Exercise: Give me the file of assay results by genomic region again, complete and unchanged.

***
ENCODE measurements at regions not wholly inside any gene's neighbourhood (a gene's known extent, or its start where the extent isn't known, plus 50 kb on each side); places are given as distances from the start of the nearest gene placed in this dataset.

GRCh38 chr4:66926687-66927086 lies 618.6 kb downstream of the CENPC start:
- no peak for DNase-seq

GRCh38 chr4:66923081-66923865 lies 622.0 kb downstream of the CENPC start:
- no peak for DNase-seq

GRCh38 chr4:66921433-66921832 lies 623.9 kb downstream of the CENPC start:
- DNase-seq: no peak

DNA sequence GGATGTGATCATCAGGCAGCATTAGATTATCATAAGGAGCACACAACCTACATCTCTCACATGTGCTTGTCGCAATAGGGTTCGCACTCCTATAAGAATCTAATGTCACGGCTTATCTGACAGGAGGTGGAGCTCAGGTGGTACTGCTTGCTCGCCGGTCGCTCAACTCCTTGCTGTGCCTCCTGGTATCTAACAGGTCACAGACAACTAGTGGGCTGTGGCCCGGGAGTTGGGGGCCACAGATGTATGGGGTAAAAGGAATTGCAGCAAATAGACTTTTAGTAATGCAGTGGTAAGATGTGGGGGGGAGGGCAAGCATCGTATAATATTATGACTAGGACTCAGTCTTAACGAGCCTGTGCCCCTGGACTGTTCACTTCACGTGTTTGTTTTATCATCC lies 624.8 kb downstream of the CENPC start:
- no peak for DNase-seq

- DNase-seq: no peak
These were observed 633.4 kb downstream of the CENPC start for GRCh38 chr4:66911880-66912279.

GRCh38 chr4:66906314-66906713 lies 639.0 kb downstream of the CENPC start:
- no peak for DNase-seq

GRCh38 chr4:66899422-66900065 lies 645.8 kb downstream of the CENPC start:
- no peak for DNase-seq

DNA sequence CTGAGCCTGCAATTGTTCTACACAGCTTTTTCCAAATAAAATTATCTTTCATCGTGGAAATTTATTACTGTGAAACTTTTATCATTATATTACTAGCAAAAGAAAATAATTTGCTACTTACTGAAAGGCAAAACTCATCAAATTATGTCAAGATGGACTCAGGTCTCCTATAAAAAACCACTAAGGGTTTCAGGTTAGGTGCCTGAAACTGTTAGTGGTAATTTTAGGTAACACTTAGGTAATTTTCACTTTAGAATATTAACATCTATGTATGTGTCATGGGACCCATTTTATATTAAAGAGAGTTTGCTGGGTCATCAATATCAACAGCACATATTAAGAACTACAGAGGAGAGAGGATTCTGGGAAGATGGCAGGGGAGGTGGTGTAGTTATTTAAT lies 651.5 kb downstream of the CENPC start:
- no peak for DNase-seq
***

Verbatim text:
ENCODE measurements at regions not wholly inside any gene's neighbourhood (a gene's known extent, or its start where the extent isn't known, plus 50 kb on each side); places are given as distances from the start of the nearest gene placed in this dataset.

GRCh38 chr4:66926687-66927086 lies 618.6 kb downstream of the CENPC start:
- no peak for DNase-seq

GRCh38 chr4:66923081-66923865 lies 622.0 kb downstream of the CENPC start:
- no peak for DNase-seq

GRCh38 chr4:66921433-66921832 lies 623.9 kb downstream of the CENPC start:
- DNase-seq: no peak

DNA sequence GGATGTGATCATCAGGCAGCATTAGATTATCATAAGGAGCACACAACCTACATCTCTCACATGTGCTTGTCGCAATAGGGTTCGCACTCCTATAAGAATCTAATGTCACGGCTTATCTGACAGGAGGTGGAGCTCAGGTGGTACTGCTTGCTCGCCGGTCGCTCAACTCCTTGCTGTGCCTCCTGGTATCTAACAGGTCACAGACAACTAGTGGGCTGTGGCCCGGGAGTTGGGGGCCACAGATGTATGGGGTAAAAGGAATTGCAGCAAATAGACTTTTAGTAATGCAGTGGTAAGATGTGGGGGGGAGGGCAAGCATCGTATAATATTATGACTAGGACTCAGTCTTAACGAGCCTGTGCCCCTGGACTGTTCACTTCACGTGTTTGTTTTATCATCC lies 624.8 kb downstream of the CENPC start:
- no peak for DNase-seq

- DNase-seq: no peak
These were observed 633.4 kb downstream of the CENPC start for GRCh38 chr4:66911880-66912279.

GRCh38 chr4:66906314-66906713 lies 639.0 kb downstream of the CENPC start:
- no peak for DNase-seq

GRCh38 chr4:66899422-66900065 lies 645.8 kb downstream of the CENPC start:
- no peak for DNase-seq

DNA sequence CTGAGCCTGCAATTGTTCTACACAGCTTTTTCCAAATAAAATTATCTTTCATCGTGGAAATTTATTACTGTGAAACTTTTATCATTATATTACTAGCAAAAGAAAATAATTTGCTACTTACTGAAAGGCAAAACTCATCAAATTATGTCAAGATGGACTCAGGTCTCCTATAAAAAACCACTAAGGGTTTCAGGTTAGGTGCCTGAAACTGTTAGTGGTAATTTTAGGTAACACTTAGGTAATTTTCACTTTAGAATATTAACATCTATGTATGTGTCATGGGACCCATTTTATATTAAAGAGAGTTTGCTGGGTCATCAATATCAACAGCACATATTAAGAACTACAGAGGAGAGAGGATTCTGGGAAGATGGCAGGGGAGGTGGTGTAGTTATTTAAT lies 651.5 kb downstream of the CENPC start:
- no peak for DNase-seq